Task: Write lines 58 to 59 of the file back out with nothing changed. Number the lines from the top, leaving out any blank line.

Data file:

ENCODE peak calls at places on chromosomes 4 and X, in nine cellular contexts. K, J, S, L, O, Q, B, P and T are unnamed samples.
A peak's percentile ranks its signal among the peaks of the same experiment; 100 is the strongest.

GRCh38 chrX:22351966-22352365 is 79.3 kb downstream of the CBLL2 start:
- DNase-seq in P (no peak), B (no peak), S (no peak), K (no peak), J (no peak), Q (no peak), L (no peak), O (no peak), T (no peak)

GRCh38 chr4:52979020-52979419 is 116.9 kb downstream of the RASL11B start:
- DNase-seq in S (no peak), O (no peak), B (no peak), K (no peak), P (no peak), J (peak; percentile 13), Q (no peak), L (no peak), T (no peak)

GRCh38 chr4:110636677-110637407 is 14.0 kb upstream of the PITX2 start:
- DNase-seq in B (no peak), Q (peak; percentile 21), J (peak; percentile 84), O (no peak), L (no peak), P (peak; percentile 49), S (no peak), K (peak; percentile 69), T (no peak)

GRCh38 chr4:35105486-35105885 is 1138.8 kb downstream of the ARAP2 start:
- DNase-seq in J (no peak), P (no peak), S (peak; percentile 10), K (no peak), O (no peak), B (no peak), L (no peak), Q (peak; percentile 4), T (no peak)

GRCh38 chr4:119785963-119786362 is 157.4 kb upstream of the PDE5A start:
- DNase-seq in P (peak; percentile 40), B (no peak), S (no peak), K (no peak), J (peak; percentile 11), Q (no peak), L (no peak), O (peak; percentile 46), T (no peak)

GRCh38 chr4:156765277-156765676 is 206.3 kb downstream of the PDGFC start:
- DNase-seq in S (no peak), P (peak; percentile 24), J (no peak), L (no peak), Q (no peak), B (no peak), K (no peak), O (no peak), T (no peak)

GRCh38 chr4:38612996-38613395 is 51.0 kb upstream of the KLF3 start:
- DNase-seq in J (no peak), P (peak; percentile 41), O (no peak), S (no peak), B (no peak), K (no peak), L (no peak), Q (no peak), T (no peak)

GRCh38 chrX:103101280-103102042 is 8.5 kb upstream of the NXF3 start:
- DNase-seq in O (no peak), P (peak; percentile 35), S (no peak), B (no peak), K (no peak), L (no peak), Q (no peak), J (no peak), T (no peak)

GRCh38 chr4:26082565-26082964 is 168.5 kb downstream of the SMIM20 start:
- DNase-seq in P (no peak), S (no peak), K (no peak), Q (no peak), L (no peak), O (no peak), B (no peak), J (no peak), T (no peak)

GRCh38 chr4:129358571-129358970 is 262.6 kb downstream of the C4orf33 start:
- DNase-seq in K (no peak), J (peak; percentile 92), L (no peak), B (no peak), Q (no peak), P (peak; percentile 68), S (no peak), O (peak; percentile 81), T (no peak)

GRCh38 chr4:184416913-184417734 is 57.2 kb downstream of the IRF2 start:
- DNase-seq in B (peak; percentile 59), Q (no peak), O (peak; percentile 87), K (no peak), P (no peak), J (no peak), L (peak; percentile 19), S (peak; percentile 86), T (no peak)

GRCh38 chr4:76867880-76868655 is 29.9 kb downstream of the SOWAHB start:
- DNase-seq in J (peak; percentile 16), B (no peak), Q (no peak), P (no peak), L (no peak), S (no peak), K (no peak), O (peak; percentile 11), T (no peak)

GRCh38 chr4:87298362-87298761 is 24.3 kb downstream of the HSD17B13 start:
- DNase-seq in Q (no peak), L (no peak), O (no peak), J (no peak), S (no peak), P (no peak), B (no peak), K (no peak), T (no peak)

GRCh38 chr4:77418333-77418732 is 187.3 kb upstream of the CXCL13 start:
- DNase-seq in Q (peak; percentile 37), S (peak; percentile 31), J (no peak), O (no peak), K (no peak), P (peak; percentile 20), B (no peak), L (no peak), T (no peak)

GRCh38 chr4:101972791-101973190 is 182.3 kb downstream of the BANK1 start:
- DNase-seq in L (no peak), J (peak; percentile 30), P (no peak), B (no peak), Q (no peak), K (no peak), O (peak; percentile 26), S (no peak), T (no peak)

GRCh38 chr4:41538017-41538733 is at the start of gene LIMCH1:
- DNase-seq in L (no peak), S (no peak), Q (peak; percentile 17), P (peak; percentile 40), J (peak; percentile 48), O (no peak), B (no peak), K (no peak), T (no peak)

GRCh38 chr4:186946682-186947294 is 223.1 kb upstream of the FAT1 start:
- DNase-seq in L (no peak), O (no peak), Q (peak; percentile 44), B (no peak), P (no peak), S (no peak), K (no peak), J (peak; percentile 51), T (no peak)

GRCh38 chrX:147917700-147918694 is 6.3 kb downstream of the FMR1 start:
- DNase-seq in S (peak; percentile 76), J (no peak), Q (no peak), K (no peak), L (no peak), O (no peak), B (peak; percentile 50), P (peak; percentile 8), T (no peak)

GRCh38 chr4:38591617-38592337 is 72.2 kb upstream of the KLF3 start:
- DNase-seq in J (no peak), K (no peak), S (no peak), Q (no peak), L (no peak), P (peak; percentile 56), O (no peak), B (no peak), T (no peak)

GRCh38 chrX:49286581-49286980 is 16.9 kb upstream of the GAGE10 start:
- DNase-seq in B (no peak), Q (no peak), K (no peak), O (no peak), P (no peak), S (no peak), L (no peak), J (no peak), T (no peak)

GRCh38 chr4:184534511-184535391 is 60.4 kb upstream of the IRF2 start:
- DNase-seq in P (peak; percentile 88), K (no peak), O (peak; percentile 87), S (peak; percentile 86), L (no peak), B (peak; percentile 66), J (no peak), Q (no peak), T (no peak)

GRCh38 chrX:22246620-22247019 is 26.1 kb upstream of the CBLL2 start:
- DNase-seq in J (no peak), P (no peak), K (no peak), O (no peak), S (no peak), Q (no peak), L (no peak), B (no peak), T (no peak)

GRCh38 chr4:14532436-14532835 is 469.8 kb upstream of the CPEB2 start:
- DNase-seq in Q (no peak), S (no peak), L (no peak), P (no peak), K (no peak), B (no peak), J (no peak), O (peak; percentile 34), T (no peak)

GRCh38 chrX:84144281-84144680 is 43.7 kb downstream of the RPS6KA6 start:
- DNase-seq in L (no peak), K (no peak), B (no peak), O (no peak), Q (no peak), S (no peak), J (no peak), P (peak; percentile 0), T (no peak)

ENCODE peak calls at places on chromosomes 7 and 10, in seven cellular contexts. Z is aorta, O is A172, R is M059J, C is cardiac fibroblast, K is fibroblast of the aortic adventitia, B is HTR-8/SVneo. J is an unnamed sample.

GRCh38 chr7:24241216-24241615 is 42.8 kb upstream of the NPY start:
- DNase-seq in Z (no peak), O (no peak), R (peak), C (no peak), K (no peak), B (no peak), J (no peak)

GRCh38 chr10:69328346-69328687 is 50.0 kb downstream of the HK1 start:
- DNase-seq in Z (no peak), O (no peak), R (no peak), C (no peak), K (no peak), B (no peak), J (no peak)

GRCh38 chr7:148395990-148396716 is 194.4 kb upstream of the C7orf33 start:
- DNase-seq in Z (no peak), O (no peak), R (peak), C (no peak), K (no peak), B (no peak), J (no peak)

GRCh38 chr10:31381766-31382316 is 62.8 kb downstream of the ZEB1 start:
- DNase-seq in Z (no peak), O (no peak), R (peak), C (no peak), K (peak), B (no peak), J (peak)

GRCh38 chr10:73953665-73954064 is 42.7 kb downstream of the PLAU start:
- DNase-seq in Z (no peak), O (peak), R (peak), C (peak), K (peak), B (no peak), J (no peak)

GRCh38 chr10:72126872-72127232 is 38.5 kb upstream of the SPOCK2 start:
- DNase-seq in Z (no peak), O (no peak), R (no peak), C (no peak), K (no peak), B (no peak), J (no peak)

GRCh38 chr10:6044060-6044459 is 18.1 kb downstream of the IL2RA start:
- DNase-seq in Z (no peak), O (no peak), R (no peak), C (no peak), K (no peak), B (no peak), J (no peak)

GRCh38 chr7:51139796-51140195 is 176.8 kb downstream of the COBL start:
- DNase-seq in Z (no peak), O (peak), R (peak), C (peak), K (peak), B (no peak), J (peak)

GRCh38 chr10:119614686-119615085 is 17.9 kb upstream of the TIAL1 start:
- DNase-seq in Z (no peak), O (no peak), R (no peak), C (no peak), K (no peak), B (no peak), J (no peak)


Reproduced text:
GRCh38 chr10:31381766-31382316 is 62.8 kb downstream of the ZEB1 start:
- DNase-seq in Z (no peak), O (no peak), R (peak), C (no peak), K (peak), B (no peak), J (peak)